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Maurer v. Tops Markets

February 11, 2010


Appeal and cross appeal from a judgment of the Supreme Court, Erie County (Joseph G. Makowski, J.), entered June 20, 2008 in a personal injury action. The judgment awarded plaintiff money damages against defendant upon a jury verdict.

Published by New York State Law Reporting Bureau pursuant to Judiciary Law § 431.

As corrected through Wednesday, March 31, 2010

It is hereby ordered that the judgment so appealed from is unanimously modified on the law by reducing the collateral source offset to $15,391.35 and increasing the award for past damages to $113,608.65 and as modified the judgment is affirmed without costs.


Plaintiff commenced this action to recover damages for injuries she sustained when she slipped and fell on water on the floor of the floral department of a grocery store owned by defendant Tops Markets, LLC (Tops). Approximately eight months after that accident, plaintiff sustained further injuries in a motor vehicle accident and commenced a separate action against the driver of the other vehicle, Raymond E. Kiser, to recover damages for injuries sustained in the motor vehicle collision. The two actions were joined solely for the purposes of trial, and Tops appeals and plaintiff cross-appeals from a judgment entered upon a jury verdict finding, inter alia, that Tops was negligent and awarding damages to plaintiff.

We note at the outset that the contentions of Tops concerning Supreme Court's charge on premises liability are unpreserved for our review inasmuch as Tops failed to raise those specific objections at trial (see Fitzpatrick & Weller, Inc. v Miller, 21 AD3d 1374, 1375 [2005]; Donaldson v County of Erie, 209 AD2d 947, 948 [1994]). "Where, as here, the charge is not fundamentally flawed, [Tops'] failure to object to the charge at trial and before the jury retire[d] precludes [our] review of [those] contention[s]" (Fitzpatrick, 21 AD3d at 1375 [internal quotation marks omitted]). Tops further contends that the court erred in refusing to add a question to the verdict sheet. Even assuming, arguendo, that Tops preserved that contention for our review (cf. Brown v Dragoon, 11 AD3d 834, 835 [2004], lv denied 4 NY3d 710 [2005]; Cavallaro v Somaskanda [appeal No. 2], 280 AD2d 1002, 1003 [2001]), we conclude that any alleged error in the verdict sheet does not warrant reversal inasmuch as "no basis exists to warrant a finding of juror confusion or inconsistency in the verdict" (Szeztaye v LaVacca, 179 AD2d 555, 556 [1992]; see Williams v Brosnahan, 295 AD2d 971, 974 [2002]). The propriety of questions on a verdict sheet "must be examined in the context of the court's charge" (Szeztaye, 179 AD2d at 555) and, in this case, the court's charge properly set forth the three necessary elements of premises liability.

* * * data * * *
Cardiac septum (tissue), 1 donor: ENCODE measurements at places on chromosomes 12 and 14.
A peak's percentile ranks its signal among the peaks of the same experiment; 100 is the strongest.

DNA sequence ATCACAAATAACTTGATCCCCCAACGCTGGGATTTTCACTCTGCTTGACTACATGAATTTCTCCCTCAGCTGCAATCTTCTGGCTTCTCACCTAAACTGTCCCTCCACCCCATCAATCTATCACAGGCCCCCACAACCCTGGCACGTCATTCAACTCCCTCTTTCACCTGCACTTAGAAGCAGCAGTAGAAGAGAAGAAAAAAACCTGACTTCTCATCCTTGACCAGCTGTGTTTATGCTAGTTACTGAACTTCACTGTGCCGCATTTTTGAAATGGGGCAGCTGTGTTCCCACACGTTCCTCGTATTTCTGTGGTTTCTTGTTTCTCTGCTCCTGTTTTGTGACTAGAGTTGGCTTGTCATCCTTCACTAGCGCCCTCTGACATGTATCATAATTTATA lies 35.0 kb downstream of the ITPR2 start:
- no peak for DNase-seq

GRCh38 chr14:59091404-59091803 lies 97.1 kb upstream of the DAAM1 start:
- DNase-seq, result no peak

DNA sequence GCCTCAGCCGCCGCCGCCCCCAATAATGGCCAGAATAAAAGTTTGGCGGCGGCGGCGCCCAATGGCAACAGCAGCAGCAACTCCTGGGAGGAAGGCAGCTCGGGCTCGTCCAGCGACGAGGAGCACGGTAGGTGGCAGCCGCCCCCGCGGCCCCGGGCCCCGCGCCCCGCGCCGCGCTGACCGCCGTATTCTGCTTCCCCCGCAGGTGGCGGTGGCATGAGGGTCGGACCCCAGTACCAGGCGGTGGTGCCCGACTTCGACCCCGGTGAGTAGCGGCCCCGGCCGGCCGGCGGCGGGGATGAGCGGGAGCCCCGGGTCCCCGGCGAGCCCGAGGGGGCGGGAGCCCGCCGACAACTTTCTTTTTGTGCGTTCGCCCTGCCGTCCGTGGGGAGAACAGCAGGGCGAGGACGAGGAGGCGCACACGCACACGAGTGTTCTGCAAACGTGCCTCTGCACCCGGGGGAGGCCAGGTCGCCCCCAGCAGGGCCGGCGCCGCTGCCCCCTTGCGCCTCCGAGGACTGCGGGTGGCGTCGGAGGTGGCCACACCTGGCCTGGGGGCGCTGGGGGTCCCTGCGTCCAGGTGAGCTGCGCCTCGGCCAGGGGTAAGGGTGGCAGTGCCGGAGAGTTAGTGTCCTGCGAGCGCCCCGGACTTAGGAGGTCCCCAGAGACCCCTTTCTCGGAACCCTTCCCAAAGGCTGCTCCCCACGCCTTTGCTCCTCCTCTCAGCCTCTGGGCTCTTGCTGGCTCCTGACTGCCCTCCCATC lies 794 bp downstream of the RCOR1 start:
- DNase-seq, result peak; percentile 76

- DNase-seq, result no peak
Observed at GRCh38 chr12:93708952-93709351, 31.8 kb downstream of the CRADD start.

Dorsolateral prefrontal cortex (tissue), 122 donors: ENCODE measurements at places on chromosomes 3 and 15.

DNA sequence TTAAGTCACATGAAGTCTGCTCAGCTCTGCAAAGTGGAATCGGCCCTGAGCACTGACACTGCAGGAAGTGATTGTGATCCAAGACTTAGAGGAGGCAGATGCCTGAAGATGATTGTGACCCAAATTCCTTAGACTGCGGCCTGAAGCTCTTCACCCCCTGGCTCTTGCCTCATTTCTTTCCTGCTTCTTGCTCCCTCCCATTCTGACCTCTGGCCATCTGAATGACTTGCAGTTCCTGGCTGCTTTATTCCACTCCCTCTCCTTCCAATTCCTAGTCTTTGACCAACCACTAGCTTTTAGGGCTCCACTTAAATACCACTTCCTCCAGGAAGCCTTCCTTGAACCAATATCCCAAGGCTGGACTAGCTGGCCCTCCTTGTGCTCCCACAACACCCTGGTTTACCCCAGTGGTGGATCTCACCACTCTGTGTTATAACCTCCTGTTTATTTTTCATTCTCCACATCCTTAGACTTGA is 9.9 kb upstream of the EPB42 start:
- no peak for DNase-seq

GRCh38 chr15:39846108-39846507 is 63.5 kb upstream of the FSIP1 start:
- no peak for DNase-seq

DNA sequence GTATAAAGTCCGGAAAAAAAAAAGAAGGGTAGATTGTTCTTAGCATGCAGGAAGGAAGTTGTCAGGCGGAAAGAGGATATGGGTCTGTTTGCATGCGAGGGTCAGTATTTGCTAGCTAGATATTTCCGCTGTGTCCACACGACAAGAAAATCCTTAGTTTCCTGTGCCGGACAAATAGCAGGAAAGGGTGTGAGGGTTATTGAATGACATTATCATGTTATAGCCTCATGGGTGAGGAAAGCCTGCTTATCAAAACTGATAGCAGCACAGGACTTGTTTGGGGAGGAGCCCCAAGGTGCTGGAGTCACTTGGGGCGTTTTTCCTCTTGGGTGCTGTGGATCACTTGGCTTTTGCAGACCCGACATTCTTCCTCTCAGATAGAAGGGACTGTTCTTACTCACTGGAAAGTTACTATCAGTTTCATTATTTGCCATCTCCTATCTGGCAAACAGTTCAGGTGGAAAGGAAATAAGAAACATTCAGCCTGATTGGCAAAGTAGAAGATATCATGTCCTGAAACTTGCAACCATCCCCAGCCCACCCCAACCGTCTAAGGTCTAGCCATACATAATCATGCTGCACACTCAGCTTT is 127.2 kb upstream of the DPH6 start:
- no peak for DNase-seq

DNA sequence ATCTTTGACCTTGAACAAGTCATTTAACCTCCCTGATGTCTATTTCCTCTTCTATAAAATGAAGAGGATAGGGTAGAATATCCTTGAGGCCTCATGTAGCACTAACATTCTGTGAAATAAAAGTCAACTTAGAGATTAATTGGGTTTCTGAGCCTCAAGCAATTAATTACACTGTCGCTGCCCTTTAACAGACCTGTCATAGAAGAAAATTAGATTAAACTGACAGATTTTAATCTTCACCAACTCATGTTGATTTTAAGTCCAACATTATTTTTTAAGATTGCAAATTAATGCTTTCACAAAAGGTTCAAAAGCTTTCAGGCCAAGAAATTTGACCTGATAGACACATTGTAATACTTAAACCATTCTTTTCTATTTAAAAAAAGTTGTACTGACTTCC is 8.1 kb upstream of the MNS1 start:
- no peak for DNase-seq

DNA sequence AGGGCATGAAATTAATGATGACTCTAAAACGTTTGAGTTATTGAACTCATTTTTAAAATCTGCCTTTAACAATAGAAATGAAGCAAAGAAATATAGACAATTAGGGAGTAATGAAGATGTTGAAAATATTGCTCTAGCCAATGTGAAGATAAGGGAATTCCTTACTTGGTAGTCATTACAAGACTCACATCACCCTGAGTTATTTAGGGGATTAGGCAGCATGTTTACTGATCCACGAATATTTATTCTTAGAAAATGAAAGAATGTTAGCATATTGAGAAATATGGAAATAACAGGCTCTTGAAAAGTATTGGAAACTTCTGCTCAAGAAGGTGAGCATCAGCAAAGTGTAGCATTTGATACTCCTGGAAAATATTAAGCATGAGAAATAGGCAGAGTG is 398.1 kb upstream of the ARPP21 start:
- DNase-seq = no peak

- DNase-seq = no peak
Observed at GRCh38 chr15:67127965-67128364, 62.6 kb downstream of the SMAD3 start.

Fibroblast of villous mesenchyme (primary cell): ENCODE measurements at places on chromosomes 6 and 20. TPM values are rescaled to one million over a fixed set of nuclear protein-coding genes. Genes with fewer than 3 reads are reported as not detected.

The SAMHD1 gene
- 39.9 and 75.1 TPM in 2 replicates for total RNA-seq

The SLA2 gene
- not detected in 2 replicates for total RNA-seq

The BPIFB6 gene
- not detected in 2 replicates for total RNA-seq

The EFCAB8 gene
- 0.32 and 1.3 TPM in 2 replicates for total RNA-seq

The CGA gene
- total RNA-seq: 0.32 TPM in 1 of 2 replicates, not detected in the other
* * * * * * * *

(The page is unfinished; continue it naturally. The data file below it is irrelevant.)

Tops also failed to preserve for our review its contention that the jury verdict is inconsistent inasmuch as Tops failed to object to the verdict on that ground before the jury was discharged (see Kunsman v Baroody, 60 AD3d 1369, 1370 [2009]; Everding v Bombard, 272 AD2d 937, 938 [2000]) and, in any event, the challenged portions of the verdict are "supported by a fair interpretation of the evidence and [are] not inconsistent" (Howell v Cecilia, 45 AD3d 1406, 1407 [2007]). Contrary to the further contention of Tops, there is no evidence in the record of an impermissible jury compromise.